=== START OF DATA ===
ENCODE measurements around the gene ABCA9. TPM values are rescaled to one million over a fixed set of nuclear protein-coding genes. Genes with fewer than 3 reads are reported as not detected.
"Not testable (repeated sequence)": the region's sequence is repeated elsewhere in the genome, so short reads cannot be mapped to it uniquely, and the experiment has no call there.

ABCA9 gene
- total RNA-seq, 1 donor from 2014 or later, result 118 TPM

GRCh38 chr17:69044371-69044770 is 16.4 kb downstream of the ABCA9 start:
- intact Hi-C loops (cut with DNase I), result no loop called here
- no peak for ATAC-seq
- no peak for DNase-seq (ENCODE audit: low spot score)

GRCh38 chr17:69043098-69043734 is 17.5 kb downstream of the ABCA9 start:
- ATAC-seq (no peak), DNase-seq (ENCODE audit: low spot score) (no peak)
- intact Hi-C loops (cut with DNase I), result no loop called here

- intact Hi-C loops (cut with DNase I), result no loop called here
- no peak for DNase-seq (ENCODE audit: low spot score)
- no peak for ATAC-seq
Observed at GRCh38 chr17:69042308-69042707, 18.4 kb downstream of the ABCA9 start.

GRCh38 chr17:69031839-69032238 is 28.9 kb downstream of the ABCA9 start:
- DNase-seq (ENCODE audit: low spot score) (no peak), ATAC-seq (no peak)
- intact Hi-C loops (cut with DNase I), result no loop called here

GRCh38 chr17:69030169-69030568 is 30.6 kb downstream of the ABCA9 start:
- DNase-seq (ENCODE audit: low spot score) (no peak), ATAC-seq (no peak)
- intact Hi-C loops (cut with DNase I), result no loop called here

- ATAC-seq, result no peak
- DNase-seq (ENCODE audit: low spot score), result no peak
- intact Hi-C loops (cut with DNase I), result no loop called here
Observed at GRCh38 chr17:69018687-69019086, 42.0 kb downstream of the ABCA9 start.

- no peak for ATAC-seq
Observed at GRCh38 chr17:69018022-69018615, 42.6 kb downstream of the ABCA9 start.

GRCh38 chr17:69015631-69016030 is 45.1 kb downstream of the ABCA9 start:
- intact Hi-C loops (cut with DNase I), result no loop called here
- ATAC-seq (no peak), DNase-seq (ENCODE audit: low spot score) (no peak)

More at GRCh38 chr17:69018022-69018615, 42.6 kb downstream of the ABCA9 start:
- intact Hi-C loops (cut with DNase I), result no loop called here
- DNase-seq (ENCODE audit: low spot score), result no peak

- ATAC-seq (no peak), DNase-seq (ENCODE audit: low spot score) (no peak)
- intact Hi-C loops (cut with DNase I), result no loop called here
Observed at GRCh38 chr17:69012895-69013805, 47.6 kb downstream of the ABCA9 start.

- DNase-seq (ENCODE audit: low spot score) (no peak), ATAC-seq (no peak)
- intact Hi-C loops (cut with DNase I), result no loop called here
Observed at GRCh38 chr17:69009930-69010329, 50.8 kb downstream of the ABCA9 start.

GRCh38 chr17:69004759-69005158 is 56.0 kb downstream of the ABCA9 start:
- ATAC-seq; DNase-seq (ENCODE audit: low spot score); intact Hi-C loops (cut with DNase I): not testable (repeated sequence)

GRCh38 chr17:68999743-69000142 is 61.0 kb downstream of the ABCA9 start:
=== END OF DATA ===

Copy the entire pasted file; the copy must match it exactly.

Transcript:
ENCODE measurements around the gene ABCA9. TPM values are rescaled to one million over a fixed set of nuclear protein-coding genes. Genes with fewer than 3 reads are reported as not detected.
"Not testable (repeated sequence)": the region's sequence is repeated elsewhere in the genome, so short reads cannot be mapped to it uniquely, and the experiment has no call there.

ABCA9 gene
- total RNA-seq, 1 donor from 2014 or later, result 118 TPM

GRCh38 chr17:69044371-69044770 is 16.4 kb downstream of the ABCA9 start:
- intact Hi-C loops (cut with DNase I), result no loop called here
- no peak for ATAC-seq
- no peak for DNase-seq (ENCODE audit: low spot score)

GRCh38 chr17:69043098-69043734 is 17.5 kb downstream of the ABCA9 start:
- ATAC-seq (no peak), DNase-seq (ENCODE audit: low spot score) (no peak)
- intact Hi-C loops (cut with DNase I), result no loop called here

- intact Hi-C loops (cut with DNase I), result no loop called here
- no peak for DNase-seq (ENCODE audit: low spot score)
- no peak for ATAC-seq
Observed at GRCh38 chr17:69042308-69042707, 18.4 kb downstream of the ABCA9 start.

GRCh38 chr17:69031839-69032238 is 28.9 kb downstream of the ABCA9 start:
- DNase-seq (ENCODE audit: low spot score) (no peak), ATAC-seq (no peak)
- intact Hi-C loops (cut with DNase I), result no loop called here

GRCh38 chr17:69030169-69030568 is 30.6 kb downstream of the ABCA9 start:
- DNase-seq (ENCODE audit: low spot score) (no peak), ATAC-seq (no peak)
- intact Hi-C loops (cut with DNase I), result no loop called here

- ATAC-seq, result no peak
- DNase-seq (ENCODE audit: low spot score), result no peak
- intact Hi-C loops (cut with DNase I), result no loop called here
Observed at GRCh38 chr17:69018687-69019086, 42.0 kb downstream of the ABCA9 start.

- no peak for ATAC-seq
Observed at GRCh38 chr17:69018022-69018615, 42.6 kb downstream of the ABCA9 start.

GRCh38 chr17:69015631-69016030 is 45.1 kb downstream of the ABCA9 start:
- intact Hi-C loops (cut with DNase I), result no loop called here
- ATAC-seq (no peak), DNase-seq (ENCODE audit: low spot score) (no peak)

More at GRCh38 chr17:69018022-69018615, 42.6 kb downstream of the ABCA9 start:
- intact Hi-C loops (cut with DNase I), result no loop called here
- DNase-seq (ENCODE audit: low spot score), result no peak

- ATAC-seq (no peak), DNase-seq (ENCODE audit: low spot score) (no peak)
- intact Hi-C loops (cut with DNase I), result no loop called here
Observed at GRCh38 chr17:69012895-69013805, 47.6 kb downstream of the ABCA9 start.

- DNase-seq (ENCODE audit: low spot score) (no peak), ATAC-seq (no peak)
- intact Hi-C loops (cut with DNase I), result no loop called here
Observed at GRCh38 chr17:69009930-69010329, 50.8 kb downstream of the ABCA9 start.

GRCh38 chr17:69004759-69005158 is 56.0 kb downstream of the ABCA9 start:
- ATAC-seq; DNase-seq (ENCODE audit: low spot score); intact Hi-C loops (cut with DNase I): not testable (repeated sequence)

GRCh38 chr17:68999743-69000142 is 61.0 kb downstream of the ABCA9 start: